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"I did not understand you" was yesterday

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A new test procedure developed by Deutsche Telekom Laboratories is to finally teach voice recognition computers some manners.

When computers talk to people, communication chaos occasionally ensues. Anyone who has come across a speech dialog system on a customer hotline has a tale to tell about it. Researchers at Deutsche Telekom Laboratories at the Technical University of Berlin have now developed a method for testing and training speech dialog systems that will make people love them, not hate them.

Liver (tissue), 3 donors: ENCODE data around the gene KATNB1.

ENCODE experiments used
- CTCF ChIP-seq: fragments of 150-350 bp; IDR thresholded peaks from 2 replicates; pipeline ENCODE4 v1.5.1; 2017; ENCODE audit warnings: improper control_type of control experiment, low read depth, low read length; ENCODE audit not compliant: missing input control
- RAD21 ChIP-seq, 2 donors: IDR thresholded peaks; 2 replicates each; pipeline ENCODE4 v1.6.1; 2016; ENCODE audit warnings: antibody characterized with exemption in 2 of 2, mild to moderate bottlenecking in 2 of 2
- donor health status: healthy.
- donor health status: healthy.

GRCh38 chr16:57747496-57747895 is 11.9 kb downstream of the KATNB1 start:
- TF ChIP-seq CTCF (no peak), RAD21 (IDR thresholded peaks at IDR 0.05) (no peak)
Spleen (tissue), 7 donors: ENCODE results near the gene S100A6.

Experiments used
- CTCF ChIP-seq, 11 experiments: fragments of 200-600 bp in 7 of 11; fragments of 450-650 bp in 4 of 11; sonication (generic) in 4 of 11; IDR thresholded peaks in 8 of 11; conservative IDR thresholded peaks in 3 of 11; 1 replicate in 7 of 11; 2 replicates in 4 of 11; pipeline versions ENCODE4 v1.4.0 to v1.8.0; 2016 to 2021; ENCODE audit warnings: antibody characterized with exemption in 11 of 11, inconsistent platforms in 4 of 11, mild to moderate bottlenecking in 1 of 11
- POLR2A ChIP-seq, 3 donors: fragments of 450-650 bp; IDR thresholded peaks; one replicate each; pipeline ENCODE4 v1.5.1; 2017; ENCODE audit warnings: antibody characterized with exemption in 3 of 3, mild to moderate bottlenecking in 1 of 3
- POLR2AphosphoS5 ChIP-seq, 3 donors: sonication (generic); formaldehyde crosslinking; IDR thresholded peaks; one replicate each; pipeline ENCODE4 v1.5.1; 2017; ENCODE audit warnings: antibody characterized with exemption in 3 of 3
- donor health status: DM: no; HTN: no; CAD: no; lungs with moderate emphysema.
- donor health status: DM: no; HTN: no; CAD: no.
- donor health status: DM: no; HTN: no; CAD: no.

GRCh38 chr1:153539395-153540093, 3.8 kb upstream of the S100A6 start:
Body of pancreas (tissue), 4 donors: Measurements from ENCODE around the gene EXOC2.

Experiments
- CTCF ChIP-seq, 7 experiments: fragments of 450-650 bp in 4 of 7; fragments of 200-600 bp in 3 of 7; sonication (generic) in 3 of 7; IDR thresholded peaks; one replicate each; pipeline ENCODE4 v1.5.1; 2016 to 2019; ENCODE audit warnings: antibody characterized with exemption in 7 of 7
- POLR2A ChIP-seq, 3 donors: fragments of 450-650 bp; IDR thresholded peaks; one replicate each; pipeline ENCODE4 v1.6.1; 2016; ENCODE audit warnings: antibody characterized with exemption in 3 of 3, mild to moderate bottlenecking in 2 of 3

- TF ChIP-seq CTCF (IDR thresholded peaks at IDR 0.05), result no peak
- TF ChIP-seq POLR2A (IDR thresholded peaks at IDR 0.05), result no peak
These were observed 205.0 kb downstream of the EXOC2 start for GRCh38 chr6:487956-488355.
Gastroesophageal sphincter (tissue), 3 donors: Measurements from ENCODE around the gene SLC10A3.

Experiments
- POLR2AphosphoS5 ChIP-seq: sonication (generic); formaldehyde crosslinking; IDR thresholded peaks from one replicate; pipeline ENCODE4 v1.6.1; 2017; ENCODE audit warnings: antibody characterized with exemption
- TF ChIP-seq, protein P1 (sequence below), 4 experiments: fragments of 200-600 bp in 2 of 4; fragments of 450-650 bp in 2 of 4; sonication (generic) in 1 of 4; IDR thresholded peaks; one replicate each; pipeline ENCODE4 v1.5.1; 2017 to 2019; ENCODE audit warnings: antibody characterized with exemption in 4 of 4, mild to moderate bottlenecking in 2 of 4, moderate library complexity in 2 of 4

Breaking the deadlock Everyone has been there: You call your insurer, bank or telephone company and are invited by the friendly voice of a computer to explain your business. Sometimes, the computer doesn’t understand you or the conversation takes longer than necessary because you don’t know which answers the system is expecting. In the worst case scenario, you get stuck in a deadlock because the course of the dialog was insufficiently tested. Automatic learning process That is all set to change. In the "SpeechEval" project, researchers at the Quality and Usability Lab (QU Lab) of Deutsche Telekom Laboratories at the Technical University of Berlin and the German Research Center for Artificial Intelligence (DFKI) have developed a process for automatically testing speech dialog systems. Over the last two and a half years, researchers at QU Lab and DFKI, led by Professor Sebastian Möller, have analyzed the behavior of real users based on data from well over 100 different systems and used it to train automatic learning processes. That saves money ... The product of this work is the "SpeechEval" workbench. As in a simulation lab, this workbench can generate as many realistic dialogs as desired in order to test systems extensively and make them more user-friendly while still in development. The dialogs automatically generated on the workbench can alert developers to inadequacies, such as requests that are too long or a too limited vocabulary of the speech recognizer. The technology behind "SpeechEval" is itself essentially a dialog system: The user simulation is given a task to be carried out, for instance checking a bank balance. The simulation identifies the statements of the dialog system to be tested and generates an answer based on the learned behavior of real users. …. and leaves customers satisfied "The findings we have compiled in "SpeechEval" not only help industry to save money in developing telephone customer portals, they also help to better meet the needs of users of these systems and to put in place more customer-friendly systems," explained project manager Sebastian Möller. "The next step will be to transfer these findings, for instance, to mobile voice control, which we will increasingly see on smartphones." The project will be sponsored in part by the European Regional Development Fund (ERDF) through Investitionsbank Berlin (IBB).

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